Psychology and Medicine: This Book

  • David Griffiths
Chapter
Part of the Psychology for Professional Groups book series

Abstract

There are two broad aspects of psychology which are important for doctors. One of these consists of those skills in interacting with others which the doctor needs if he is to make an effective contribution to the welfare of his patients and of the Health Service in general. The second consists of the broad range of psychological knowledge and information which has been accumulated by psychologists and others (e.g. Rachman, 1977) and is again relevant to the provision of effective and efficient services to both individual patients and groups.

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References

  1. Chapman, A.J. and Gale, A. (in press) Psychology and People: A tutorial text. London: Macmillan/British Psychological Society.Google Scholar
  2. Eysenck, H.J. (1973) Handbook of Abnormal Psychology (2nd edn). London: Pitman.Google Scholar
  3. Hilgard, E.R., Atkinson, R.C. and Atkinson, R.L. (1971) Introduction to Psychology (5th edn). New York: Harcourt Brace Jovanovich.Google Scholar
  4. Holding, D.H. (1965) Principles of Training. Oxford: Pergamon Press.Google Scholar
  5. Rachman, S. (1977) Contributions to Medical Psychology, Volume 1. Oxford: Pergamon Press.Google Scholar
  6. Rachman, S. and Philips, H.C. (1978) Psychology and Medicine. Harmondsworth: Penguin.Google Scholar
  7. Royal Commission on Medical Education (1968) Report 1965–1968. Cmnd. 3569. London: HMSO.Google Scholar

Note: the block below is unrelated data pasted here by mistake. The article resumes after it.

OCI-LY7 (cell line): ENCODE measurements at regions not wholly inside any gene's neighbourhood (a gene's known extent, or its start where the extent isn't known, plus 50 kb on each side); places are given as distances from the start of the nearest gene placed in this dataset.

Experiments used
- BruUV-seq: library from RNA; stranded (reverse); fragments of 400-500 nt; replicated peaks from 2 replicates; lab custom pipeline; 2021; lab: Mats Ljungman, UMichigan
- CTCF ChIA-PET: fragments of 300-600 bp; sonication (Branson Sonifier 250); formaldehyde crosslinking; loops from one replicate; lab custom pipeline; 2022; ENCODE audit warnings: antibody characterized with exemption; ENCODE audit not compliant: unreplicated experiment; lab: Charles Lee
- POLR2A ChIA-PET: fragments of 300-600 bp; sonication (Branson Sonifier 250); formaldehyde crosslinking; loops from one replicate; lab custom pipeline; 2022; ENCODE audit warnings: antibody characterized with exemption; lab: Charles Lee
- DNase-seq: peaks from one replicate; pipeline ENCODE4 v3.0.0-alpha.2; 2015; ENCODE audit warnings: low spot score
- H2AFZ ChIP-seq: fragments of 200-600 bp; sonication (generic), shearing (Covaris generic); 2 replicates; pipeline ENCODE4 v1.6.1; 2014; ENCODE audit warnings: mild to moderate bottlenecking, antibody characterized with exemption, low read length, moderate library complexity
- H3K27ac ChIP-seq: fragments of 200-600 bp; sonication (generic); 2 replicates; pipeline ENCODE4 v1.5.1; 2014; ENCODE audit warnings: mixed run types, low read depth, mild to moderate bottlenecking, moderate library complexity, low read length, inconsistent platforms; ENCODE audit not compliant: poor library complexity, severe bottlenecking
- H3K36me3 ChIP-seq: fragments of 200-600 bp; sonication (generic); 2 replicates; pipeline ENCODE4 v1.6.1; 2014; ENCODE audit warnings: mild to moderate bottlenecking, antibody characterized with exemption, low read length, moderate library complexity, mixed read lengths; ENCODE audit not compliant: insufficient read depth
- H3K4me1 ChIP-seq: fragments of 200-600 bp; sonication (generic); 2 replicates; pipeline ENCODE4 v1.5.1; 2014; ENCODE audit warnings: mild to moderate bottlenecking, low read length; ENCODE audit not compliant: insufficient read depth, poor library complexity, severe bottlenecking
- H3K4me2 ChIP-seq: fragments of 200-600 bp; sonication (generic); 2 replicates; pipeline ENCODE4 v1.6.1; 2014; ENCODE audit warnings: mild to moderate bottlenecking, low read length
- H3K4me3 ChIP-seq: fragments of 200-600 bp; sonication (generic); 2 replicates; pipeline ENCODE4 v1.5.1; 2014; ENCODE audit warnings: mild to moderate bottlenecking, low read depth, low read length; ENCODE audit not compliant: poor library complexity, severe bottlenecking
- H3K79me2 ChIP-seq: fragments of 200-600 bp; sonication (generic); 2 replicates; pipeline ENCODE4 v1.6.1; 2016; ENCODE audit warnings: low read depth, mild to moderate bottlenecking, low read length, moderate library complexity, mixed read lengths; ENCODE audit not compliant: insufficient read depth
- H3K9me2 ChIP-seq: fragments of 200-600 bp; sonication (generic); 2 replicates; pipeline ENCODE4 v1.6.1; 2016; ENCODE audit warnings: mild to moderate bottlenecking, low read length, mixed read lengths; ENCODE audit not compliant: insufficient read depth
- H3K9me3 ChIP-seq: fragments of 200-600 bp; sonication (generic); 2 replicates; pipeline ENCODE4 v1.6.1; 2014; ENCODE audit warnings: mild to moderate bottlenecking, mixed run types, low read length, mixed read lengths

Annotated reading

  1. Davison, G.C. and Neale, J.M. (1974) Abnormal Psychology: An experimental clinical approach. New York: Wiley. This is a well-written, illustrated and clear account of clinical psychological aspects of psychiatry. It also contains an introductory section on theory and empirical research in psychology, and then reviews the contribution of psychology to the various categories of psychiatric disorder such as depression, schizophrenia, etc.Google Scholar
  2. Eysenck, H.J. (1976) Psychology as a bio-social science. In H.J. Eysenck and G. Wilson (eds), A Textbook of Human Psychology. Lancaster: MTP Press. This is a useful contemporary introduction to psychology as a discipline which attempts to integrate biological and social approaches in the explanation of behaviour and psychological functioning.CrossRefGoogle Scholar
  3. Rachman, S. and Philips, H.C. (1978) Psychology and Medicine. Harmondsworth: Penguin. This should be read as a companion volume to the Davison and Neale textbook since it reviews the contribution of psychology to a selection of clinical problems outside psychiatry. Among the topics covered are aspects of child care, headaches and sleep problems.Google Scholar

Copyright information

© The British Psychological Society 1981

Authors and Affiliations

  • David Griffiths

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